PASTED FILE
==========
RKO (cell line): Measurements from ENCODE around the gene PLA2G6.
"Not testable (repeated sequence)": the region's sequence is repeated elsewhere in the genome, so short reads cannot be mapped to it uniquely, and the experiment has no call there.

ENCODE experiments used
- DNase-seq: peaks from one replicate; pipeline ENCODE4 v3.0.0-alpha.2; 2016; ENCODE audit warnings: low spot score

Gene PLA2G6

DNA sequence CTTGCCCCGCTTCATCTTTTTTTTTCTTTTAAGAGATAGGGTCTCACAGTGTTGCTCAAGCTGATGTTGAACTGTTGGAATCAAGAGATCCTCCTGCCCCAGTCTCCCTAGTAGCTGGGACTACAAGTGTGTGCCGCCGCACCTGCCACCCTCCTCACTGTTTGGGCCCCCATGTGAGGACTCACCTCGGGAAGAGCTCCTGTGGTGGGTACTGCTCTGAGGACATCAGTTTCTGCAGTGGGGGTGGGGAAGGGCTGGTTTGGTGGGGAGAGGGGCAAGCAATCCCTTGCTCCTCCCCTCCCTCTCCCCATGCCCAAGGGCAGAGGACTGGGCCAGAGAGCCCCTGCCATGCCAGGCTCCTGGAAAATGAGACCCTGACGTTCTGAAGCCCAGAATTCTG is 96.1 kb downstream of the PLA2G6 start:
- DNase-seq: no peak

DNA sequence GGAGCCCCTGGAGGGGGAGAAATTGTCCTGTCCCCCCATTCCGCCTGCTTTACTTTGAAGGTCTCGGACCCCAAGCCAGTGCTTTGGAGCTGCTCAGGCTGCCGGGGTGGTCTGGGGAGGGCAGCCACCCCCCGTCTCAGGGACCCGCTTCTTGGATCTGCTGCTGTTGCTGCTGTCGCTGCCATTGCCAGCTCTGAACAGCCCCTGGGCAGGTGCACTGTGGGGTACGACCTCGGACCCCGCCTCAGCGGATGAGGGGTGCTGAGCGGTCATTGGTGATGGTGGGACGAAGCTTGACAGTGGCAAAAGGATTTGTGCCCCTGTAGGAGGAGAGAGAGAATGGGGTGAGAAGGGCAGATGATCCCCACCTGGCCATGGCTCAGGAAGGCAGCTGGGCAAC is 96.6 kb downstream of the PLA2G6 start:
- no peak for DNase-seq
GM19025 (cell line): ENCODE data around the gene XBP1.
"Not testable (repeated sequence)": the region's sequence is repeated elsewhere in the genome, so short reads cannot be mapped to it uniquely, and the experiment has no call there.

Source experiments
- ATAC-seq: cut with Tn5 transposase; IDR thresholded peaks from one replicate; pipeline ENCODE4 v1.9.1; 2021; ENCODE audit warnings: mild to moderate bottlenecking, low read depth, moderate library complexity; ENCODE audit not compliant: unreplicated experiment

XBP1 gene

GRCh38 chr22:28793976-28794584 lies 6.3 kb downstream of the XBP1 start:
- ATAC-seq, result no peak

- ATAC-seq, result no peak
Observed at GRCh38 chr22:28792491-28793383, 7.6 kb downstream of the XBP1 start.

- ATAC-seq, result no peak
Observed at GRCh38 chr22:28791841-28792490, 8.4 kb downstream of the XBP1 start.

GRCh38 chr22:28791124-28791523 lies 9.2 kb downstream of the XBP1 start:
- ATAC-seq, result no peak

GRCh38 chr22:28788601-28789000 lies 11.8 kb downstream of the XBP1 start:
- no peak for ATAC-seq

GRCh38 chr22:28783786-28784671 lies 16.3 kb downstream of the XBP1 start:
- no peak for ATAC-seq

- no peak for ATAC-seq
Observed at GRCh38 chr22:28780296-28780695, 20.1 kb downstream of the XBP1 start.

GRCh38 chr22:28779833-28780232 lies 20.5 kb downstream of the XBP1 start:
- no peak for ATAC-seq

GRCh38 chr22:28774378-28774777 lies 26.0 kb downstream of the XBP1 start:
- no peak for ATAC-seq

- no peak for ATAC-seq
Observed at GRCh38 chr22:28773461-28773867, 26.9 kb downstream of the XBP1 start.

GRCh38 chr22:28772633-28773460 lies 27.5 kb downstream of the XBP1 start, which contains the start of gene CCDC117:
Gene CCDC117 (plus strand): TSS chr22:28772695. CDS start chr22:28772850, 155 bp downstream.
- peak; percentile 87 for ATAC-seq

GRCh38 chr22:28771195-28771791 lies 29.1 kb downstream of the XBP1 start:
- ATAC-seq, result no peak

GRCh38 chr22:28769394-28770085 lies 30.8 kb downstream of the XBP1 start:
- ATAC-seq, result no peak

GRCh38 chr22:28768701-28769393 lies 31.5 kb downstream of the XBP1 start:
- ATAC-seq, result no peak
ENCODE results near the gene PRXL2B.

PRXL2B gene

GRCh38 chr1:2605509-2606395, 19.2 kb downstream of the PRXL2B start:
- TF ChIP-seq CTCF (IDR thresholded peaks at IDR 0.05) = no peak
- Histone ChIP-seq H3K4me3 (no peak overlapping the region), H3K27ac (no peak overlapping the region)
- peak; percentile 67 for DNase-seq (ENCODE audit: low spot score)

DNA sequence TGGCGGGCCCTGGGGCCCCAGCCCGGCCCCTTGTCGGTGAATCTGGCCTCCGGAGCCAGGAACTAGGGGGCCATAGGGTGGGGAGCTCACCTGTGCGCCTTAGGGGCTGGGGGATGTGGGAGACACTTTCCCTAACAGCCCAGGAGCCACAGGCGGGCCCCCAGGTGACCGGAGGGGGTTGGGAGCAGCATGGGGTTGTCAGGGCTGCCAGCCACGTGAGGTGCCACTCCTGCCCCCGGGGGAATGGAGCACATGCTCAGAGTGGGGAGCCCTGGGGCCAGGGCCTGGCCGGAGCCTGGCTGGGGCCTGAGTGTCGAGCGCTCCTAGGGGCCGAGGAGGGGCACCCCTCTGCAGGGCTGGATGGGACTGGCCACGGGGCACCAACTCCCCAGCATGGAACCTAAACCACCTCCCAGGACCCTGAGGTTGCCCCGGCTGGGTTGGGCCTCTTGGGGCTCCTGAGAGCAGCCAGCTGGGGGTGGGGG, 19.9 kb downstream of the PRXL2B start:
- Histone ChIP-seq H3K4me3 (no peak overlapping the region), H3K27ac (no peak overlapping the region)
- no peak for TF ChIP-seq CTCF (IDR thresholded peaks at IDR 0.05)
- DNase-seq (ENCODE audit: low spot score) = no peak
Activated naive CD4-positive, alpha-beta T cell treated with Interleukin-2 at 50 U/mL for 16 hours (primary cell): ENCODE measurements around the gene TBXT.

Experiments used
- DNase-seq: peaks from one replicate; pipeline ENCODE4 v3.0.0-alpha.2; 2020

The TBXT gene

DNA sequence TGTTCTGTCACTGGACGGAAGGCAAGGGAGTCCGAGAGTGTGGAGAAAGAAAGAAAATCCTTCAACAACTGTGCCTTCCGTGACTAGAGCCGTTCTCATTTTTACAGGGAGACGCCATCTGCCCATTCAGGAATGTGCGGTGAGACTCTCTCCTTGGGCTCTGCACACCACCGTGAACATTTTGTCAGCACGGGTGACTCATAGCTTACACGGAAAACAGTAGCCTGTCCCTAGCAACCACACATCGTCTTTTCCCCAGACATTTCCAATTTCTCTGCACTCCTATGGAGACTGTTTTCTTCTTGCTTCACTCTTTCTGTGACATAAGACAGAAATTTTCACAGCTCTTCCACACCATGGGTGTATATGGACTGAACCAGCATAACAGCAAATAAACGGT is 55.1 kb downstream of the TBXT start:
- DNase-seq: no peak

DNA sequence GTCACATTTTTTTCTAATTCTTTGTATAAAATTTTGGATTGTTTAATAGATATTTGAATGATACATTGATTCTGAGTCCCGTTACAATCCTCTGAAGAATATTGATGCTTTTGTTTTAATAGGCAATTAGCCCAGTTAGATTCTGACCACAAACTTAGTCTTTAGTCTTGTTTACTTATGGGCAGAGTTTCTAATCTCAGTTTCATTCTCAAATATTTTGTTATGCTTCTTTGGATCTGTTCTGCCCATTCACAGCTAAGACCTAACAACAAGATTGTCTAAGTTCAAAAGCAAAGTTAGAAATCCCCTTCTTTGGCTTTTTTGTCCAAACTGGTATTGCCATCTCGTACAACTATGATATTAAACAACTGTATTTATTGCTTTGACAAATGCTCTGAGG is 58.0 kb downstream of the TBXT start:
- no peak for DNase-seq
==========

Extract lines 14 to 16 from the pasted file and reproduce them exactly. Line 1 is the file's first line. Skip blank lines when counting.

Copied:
XBP1 gene

GRCh38 chr22:28793976-28794584 lies 6.3 kb downstream of the XBP1 start:
- ATAC-seq, result no peak